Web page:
Hello Again! I am so glad you came back today to read the second part of my post about Paralympian Dale Dedrick. Today Dale will tell us more about what she is doing now .
Dale you have not been deterred by a serious heart condition that prevents you from riding horses but you have chosen to take up carriage driving. And not pleasure driving but competition in combined driving! What is Combined Driving?
Combined driving involves 3 phases: a dressage test, a cross country obstacle or “Marathon” course and a cones course to represent show jumping. Like eventing, you lose points for errors, time penalties, poorly performed movements, and ultimately the person with the fewest lost points at the completion of all 3 phases, wins.
What do you wear for the different phases? And can you tell us a bit about the carriage?
For the dressage and cones phases you are dressed in formal looking attire with gleaming carriage and elegant braided horse. Marathon phase requires safety helmets and vests on driver and groom. Clothing can be any color or style. Other than the dressage phase, the rest of the driving is done at speed. Modern carriages have modern shock absorbers and disc brakes (motorcycle type) and use a hydraulic system for foot pedal brake control by the driver to slow the carriage down to make the horses job easier. In addition, modern carriages have a fifth-wheel which is parallel to the ground and allows a modern 4 wheel carriage to bend laterally to corner tightly. This carriage bending, can be slowed and largely halted by using a fifth-wheel brake which the driver or sometimes the groom can control. This can be useful navigating a narrow opening.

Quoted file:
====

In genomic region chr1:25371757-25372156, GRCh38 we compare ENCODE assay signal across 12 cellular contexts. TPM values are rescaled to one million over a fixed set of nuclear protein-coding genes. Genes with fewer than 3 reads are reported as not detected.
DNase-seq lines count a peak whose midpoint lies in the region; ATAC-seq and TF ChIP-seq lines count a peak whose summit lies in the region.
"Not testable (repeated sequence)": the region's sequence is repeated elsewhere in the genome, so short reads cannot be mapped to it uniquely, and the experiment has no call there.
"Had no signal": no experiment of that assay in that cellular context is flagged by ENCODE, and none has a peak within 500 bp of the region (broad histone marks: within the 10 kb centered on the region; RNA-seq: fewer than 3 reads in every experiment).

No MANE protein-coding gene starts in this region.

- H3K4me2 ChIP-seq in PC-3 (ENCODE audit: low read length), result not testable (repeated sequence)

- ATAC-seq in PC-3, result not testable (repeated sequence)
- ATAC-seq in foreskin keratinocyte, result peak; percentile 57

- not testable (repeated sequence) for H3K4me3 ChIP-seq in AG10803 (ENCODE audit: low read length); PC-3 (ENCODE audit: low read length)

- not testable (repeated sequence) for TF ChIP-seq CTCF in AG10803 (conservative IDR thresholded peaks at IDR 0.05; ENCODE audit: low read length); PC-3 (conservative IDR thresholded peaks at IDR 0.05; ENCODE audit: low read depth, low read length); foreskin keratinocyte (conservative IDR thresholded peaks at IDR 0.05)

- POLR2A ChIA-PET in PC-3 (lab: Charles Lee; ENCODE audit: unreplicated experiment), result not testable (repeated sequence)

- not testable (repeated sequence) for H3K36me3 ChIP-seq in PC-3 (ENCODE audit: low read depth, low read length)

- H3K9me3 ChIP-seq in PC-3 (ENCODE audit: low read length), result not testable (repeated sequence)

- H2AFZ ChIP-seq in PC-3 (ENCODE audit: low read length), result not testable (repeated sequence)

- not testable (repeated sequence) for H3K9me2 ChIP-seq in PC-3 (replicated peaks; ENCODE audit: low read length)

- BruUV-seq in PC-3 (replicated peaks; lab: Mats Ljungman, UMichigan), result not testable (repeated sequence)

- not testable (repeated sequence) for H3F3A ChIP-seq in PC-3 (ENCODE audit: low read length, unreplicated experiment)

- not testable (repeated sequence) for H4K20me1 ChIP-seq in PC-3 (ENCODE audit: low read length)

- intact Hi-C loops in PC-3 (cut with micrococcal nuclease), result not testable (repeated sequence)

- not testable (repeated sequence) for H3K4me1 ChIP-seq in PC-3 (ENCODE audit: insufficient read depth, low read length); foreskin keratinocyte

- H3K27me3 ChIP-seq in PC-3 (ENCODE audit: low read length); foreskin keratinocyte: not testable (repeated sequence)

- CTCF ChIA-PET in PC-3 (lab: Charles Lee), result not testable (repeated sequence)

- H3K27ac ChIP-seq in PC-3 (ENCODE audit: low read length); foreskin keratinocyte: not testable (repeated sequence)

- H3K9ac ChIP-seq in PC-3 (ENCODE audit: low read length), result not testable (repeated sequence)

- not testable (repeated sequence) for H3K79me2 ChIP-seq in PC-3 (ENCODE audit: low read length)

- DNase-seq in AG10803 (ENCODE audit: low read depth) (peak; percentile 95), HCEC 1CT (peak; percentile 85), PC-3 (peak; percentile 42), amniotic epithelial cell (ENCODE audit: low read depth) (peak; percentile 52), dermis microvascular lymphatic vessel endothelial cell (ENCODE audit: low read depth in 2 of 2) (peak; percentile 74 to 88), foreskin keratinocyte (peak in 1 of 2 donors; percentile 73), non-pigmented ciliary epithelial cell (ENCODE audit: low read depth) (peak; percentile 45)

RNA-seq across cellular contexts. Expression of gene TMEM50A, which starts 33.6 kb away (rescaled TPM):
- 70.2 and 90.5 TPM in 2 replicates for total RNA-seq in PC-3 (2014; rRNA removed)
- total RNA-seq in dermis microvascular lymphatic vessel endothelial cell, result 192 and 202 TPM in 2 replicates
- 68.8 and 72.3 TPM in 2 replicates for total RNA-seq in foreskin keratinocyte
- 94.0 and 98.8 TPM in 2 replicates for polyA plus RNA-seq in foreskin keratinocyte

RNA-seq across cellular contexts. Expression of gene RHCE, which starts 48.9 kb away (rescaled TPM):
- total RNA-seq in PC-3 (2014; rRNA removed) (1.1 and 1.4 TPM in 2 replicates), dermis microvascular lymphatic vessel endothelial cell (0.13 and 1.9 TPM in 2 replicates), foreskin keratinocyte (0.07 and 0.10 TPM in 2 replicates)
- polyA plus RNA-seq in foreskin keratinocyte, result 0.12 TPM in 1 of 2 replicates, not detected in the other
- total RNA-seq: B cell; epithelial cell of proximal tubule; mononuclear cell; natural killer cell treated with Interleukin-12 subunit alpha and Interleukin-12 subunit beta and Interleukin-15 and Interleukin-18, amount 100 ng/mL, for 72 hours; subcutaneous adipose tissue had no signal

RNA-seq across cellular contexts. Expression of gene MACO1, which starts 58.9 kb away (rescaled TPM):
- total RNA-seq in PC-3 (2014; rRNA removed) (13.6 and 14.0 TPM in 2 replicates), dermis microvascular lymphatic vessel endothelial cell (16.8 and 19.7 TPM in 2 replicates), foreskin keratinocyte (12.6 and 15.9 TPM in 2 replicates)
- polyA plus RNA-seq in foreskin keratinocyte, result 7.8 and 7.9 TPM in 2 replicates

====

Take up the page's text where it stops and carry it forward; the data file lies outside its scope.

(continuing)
How do you manage to do these difficult high speed courses with your physical limitations?
Traveling in a cart across fields at speed is bumpy and drivers stay seated by bracing themselves in the seat. As a para, I can use a lap type belt, anchored by my groom Sara, that is released during an accident. Drivers must carry a whip to help with steering the horse, but I have trouble just holding the reins so Sara is allowed to carry the whip. She keeps me in my seat, helps me turn the horse and makes sure I don’t miss any required turns while monitoring our speed to avoid time penalties. The groom/navigator position is a critical one for all drivers on marathon, but particularly important for a para driver like myself.
So you have not given up horses and in fact you are now taking on other challenges with them as a carriage driver!
Driving has been an unlikely switch for me, but it keeps me involved with horses and their training as well as the wonderful group of people who love them.
And now here is a video of Dale driving Chip on the water obstacle course with Sara assisting . Take a look! You will be amazed.